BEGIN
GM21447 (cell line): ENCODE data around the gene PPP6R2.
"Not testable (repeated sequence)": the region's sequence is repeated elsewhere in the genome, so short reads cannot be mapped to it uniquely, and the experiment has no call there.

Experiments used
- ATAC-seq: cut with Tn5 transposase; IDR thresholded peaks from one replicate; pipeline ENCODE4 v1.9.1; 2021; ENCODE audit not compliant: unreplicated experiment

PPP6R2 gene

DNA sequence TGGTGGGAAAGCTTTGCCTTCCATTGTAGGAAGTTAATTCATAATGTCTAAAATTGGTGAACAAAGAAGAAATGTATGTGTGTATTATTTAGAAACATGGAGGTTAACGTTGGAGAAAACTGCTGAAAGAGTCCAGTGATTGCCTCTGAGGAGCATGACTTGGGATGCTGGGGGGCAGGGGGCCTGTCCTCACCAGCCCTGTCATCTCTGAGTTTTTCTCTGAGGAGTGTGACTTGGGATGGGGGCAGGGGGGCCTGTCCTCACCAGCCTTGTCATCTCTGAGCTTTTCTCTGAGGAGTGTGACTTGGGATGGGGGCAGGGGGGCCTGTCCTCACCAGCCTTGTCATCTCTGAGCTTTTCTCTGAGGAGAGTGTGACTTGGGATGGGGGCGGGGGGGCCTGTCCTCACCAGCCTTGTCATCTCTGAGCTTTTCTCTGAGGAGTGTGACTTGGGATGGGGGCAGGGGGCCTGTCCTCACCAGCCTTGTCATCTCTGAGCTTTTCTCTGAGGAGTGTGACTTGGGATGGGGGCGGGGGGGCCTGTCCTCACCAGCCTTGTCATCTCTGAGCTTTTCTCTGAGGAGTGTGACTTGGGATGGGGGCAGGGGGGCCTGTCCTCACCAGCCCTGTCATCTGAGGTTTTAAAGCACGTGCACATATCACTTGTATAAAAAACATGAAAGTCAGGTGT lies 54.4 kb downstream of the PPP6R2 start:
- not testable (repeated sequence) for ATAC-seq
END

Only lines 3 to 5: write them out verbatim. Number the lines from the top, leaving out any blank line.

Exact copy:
Experiments used
- ATAC-seq: cut with Tn5 transposase; IDR thresholded peaks from one replicate; pipeline ENCODE4 v1.9.1; 2021; ENCODE audit not compliant: unreplicated experiment

PPP6R2 gene